Why would Mrs. Barnard be receiving a frozen sheep sent by steamship and rail all the way from New Zealand in 1885?
Mrs. E Barnard in this document refers to my husband's great grandmother born Emma Matilda Smith in East Dean, Gloucestershire in 1838 to William and Harriet Smith.
First, a bit of background. When she was 19, Emma married James Barnard of Littledean, Gloucestershire and started a family with him that would eventually include 11 children. From census and mining records we know that James was involved in free-mining as co-owner of Birch Hill Gale as well as being a shopkeeper and innkeeper. He was also very active in quarrying and building brick/stone houses in the Forest of Dean, many of which are still in use.
James was obviously an ambitious man and no doubt a good provider for his growing family.
|1861 census with Innkeeper James and wife Emma at Butchers Arms, East Dean|
James had a reputation as the strongest man in the Forest of Dean, according to information provided by his grandson Arthur Barnard to Richard Barnard who wrote about it in his school project "My Family History". On a bet, James carried two sacks of corn (each 120 pounds) up a steep grass hill. He ruptured himself so badly that he was never able to lie down again. In fact, James died at the age of just 46, quite possibly as a result of this ill-advised wager.
Then things fell apart for widowed Emma. They had already lost eldest son Clement in a mining accident when he was killed by falling rock in the Dowlais Company's Edge Hill Mine in 1875. Left on her own to raise the remaining 10 children, she soon learned that life would not be easy. She had to call upon her young children to help.
From "My Family History" by Richard Barnard: "J.M Barnard started work at the age of 9 picking rocks for 6 pence a day. He and his brother Naboth used to collect laundry from about two miles into the forest, which his mother used to launder for 1 penny a family plus 1 penny carriage. They grew up in extreme poverty because his mother was too proud to seek help from the Poor Law." It was said that a male relative had come and claimed all James's estate, leaving Emma with no money for supporting her large family. When he was just 10 or 11 son John Mathias Barnard was sent to London to work as an errand boy for an uncle. Earning just 3 shillings 6 pence a week, he managed to send 2 shillings 6 pence home to his mother. Later writings by son John indicate his belief that women were very badly treated in business, no doubt resulting from some bad experiences his mother had had.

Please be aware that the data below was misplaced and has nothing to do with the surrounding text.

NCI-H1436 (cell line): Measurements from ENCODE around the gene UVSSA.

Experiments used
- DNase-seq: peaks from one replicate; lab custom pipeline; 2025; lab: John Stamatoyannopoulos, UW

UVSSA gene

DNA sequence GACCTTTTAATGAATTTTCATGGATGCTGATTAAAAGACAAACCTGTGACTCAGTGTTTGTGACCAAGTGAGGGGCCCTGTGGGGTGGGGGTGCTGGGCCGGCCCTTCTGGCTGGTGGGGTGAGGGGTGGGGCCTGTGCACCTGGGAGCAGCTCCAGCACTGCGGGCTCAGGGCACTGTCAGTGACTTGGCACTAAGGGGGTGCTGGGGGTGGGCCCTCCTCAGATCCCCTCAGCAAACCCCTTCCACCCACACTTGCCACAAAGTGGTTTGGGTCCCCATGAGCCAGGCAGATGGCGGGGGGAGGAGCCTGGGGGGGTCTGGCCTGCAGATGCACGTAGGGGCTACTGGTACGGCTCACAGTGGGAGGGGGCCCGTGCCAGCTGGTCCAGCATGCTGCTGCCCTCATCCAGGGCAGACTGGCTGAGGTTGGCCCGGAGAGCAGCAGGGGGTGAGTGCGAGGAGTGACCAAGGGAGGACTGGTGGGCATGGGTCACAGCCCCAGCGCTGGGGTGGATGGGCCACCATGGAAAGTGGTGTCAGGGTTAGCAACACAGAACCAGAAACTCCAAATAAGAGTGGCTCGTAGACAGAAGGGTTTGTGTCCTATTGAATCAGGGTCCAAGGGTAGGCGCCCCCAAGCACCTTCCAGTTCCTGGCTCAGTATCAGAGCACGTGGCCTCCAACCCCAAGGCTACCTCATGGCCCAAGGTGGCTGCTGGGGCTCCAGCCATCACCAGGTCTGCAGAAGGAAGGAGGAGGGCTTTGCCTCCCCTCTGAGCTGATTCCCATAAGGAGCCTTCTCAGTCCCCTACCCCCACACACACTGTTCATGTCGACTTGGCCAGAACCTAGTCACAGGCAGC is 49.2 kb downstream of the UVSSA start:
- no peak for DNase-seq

Emma did manage to either retain or obtain a shop as indicated by the following entry in the 1881 census just a couple of years after her husband's death:
|Emma Barnard, widowed shopkeeper 1881 with son Job and the 5 youngest children at home, Plump Hill, East Dean|
Son Job, a gardener and later a miner, married in 1884 and it seems that Emma was basically running the shop on her own with probable assistance from her younger children. Son George Arthur Barnard (aka Arthur George Barnard) had emigrated to New Zealand where he had married in 1885. Perhaps he was instrumental in placing the meat order on his mother's behalf.
Historical information shows that this was brand new technology with the first such shipment having been made by the Gear Meat Preserving Freezing Company just 3 years earlier in 1882. This was the same company that shipped the frozen sheep to Emma, though on a different ship - the newer Steamer Aorangi. From London, the sheep was to be shipped to Emma by rail on one of the fast "perishables" trains on the Great Western Railway and should have arrived on the 4th or 5th of January 1886 to be sold in her shop.
It isn't clear how long she retained her shop. At the time of the 1891 census, she was enumerated as a visitor at the home of her daughter and son-in-law in London. One clue can, however, be found in her youngest son Arthur's service record from 1896 (Short Service Army form B.265) indicating that he had been a grocer's assistant in East Dean parish in Gloucestershire so perhaps she still had the shop up until at least 1896. By the 1901 census, she was living on her own means next door to son Job and family in East Dean. She died there in her 70th year, a strong hard-working woman who had lived to see her children well settled and successful people in their own rights.
|Emma Matilda (Smith) Barnard|